When Dylan Dillaway talks about goals for 47 Daisies, the farm he and wife Harmony run on Webber Pond Road, in Vassalboro, he sounds highly idealistic. They’re going to use locally-grown food to connect people to the land and educate them about good things to eat, bring community members together regardless of income levels and other differences, disprove the belief that organic food has to be expensive and make the community healthier.
“Nothing should prevent anybody from being able to participate in the local food movement that’s thriving in Maine,” Dylan said.
And the ideals are turning into reality.
Since 2016, 47 Daisies has been a nonprofit operation providing food access programs to people of all ages and income levels, including housebound people who get deliveries. The Dillaways estimate they have more than 200 recipients throughout Kennebec County; they’re about to start a weekly drop-off program for pre-ordered fruits and vegetables at Ray Breton’s mill in North Vassalboro.
Children’s programs, including cooking classes, a book club and an explorers’ club, have attracted more than 50 youngsters, not counting the school classes, Scout troops and others who come on pre-scheduled farm tours. Recent renovations to the barn have created an indoor educational space that will promote year-round activities.
Beginning June 1 the farm will be open seven days a week for people who want to see what is available or just to spend time outdoors. The property is about 50 acres, half woods and half fields, with about 15 acres in production. (ep)
The Dillaways plan to start a community farm program in July: area residents will be invited to buy shares, paying in money, volunteer time or a combination, in return for seasonal produce.
More information is available on line at the 47 Daisies website, which includes information on getting in touch with the Dillaways and joining the farm’s programs. Dylan Dillaway said 47 Daisies has more than 400 varieties of vegetables, enhancing its educational value. When a patron buys something unfamiliar, Harmony is ready with suggestions for ways to use it.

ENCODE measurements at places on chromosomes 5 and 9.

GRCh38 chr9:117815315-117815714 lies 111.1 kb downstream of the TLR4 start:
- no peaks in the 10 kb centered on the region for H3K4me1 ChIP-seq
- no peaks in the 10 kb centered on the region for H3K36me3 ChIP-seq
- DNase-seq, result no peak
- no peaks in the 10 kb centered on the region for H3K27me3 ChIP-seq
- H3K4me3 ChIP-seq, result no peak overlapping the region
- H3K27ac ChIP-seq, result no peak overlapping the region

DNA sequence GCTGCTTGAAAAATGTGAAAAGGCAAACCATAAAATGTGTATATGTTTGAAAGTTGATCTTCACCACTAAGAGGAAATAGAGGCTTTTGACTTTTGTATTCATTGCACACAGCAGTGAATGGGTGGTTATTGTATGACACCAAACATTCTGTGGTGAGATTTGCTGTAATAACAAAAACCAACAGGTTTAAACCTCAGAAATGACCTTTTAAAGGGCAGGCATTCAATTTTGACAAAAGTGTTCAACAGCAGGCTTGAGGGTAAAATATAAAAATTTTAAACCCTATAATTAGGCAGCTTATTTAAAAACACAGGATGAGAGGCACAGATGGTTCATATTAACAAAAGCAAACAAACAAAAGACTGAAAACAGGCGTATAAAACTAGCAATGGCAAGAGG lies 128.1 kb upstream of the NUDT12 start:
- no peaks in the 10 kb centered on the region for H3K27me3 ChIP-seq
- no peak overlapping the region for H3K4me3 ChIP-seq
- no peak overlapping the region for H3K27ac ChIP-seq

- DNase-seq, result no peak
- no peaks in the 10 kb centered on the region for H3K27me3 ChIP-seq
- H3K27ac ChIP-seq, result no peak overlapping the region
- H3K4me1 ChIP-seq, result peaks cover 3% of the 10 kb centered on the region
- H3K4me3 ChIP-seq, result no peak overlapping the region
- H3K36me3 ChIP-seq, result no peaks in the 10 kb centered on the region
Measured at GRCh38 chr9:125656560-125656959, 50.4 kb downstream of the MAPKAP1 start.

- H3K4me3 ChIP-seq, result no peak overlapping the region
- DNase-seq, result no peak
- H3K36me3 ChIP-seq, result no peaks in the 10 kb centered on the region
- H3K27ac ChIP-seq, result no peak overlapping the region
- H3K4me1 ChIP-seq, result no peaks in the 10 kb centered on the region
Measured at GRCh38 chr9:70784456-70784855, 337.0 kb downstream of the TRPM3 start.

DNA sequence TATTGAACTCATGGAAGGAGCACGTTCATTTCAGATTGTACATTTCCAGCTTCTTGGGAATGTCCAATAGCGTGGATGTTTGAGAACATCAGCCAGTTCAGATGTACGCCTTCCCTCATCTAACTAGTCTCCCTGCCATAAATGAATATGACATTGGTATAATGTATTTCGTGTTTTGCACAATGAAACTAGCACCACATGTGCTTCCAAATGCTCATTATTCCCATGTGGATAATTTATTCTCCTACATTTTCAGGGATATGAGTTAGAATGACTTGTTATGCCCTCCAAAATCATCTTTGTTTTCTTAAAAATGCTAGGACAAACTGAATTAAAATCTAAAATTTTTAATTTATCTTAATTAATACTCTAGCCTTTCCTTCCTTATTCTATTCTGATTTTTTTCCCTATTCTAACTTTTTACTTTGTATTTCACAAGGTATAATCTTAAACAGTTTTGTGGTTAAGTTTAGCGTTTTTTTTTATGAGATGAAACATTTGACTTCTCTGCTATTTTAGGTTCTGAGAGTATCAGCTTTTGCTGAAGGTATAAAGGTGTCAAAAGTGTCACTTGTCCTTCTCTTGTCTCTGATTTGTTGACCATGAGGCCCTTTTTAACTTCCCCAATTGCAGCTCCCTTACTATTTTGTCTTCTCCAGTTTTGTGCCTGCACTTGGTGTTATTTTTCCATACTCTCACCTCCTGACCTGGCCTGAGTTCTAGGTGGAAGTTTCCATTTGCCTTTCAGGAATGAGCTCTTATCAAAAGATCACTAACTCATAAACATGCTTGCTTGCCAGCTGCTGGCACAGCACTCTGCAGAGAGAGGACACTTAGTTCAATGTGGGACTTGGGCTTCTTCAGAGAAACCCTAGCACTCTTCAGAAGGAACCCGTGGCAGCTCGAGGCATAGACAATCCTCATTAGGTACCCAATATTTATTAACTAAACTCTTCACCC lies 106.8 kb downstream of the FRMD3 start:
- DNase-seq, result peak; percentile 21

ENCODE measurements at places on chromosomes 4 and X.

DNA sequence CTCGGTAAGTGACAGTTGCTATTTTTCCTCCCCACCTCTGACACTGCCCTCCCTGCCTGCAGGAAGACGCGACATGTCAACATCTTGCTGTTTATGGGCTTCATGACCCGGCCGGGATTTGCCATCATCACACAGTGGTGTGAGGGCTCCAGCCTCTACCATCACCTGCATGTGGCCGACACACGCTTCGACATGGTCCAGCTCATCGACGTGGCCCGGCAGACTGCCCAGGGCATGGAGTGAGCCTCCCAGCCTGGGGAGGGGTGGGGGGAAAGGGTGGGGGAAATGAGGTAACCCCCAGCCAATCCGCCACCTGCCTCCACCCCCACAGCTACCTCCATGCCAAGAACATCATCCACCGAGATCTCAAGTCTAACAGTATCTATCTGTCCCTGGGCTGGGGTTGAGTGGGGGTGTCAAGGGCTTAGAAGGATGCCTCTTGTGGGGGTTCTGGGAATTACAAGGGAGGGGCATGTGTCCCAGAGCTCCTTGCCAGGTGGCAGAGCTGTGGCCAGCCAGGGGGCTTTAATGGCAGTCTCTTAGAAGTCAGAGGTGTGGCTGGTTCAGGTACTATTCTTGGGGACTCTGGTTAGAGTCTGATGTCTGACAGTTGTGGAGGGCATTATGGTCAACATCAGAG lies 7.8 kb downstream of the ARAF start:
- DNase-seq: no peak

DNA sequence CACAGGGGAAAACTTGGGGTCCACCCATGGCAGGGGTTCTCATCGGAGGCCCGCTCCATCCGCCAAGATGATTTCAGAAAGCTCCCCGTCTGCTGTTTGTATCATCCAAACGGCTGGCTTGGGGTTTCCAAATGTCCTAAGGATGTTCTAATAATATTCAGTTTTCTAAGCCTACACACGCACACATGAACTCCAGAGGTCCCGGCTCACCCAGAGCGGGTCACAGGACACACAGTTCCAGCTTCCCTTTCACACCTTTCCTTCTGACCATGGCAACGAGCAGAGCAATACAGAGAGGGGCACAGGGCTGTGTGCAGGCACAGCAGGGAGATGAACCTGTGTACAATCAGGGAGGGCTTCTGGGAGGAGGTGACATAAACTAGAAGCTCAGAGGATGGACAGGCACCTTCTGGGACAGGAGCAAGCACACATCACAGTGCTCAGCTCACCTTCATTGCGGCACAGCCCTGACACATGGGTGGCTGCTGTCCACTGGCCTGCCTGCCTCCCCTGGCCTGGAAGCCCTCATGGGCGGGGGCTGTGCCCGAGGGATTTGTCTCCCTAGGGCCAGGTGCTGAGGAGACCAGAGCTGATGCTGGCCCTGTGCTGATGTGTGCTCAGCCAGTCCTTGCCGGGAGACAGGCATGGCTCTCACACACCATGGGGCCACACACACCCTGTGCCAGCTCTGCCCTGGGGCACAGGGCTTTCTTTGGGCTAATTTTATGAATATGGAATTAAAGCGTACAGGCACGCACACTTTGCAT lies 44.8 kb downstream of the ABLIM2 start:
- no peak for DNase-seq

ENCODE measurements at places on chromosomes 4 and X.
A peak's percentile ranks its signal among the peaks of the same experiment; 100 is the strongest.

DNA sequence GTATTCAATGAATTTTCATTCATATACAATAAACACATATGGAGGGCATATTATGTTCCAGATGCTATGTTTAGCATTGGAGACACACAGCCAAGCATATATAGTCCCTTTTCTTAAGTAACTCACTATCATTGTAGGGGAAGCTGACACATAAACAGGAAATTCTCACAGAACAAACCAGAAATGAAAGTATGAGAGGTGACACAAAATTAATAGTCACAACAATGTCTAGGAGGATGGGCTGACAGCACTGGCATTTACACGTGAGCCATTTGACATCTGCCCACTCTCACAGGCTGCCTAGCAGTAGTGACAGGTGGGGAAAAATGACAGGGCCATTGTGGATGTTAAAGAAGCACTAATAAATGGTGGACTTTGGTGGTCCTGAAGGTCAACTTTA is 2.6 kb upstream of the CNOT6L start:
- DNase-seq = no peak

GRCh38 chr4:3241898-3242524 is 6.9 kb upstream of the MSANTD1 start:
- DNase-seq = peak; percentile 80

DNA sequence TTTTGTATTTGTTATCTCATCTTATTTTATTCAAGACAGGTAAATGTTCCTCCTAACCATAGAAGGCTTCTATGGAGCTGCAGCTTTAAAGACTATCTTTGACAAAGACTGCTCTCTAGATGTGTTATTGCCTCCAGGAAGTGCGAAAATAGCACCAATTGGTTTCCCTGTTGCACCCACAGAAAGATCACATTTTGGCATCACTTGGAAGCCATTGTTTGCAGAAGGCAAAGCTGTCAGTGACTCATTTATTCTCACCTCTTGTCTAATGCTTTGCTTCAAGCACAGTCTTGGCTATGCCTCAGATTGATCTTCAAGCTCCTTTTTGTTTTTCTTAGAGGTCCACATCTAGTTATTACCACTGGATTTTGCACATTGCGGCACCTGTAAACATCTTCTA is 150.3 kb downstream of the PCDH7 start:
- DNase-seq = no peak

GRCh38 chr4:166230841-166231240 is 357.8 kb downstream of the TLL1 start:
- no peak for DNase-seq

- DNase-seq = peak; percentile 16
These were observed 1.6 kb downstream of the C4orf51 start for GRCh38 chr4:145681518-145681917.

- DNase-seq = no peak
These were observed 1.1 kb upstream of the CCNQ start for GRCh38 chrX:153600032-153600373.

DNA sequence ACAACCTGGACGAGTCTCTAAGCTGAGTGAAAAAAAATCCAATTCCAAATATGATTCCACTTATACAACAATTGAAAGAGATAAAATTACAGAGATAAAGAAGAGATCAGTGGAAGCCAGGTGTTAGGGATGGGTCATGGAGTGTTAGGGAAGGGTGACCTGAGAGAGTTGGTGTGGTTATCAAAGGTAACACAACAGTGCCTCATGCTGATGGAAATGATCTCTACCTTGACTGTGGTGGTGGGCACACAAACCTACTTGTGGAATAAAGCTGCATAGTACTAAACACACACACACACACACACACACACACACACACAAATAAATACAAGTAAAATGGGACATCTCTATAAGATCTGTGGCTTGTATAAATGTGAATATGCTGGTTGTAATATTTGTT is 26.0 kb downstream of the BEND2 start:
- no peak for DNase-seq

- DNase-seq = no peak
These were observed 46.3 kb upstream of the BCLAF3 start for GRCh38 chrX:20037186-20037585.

Strawberries, raspberries, blueberries and other berries are already produced in season, and a grant let the Dillaways start a fruit orchard that includes apples, pears, peaches, plums, apricots and kiwi fruit.
Mint flourishes along the driveway, shitake mushrooms in a nearby corner. The retail store, converted from a garage/woodshed, sells 47 Daisies produce plus handcrafts and organic Maine food products. WIC and EBT are accepted.
47 Daisies is a Certified Naturally Grown operation; Harmony Dillaway explained it meets U. S. Department of Agriculture standards for an organic farm, but is certified through an organization designed for small farms, with less paperwork than the federal government requires.
Without poisons, Dylan Dillaway said the main way they protect their crops is with barriers between plants and pests, like row covers and electric fences to keep deer away. They also handpick unwelcome insects.
The farm was and still is known locally as the Strong farm; the Dillaways hear with pleasure stories about the Strong family. The name 47 Daisies, Harmony Dillaway said, is a combination of Dylan’s favorite number and her favorite flower.
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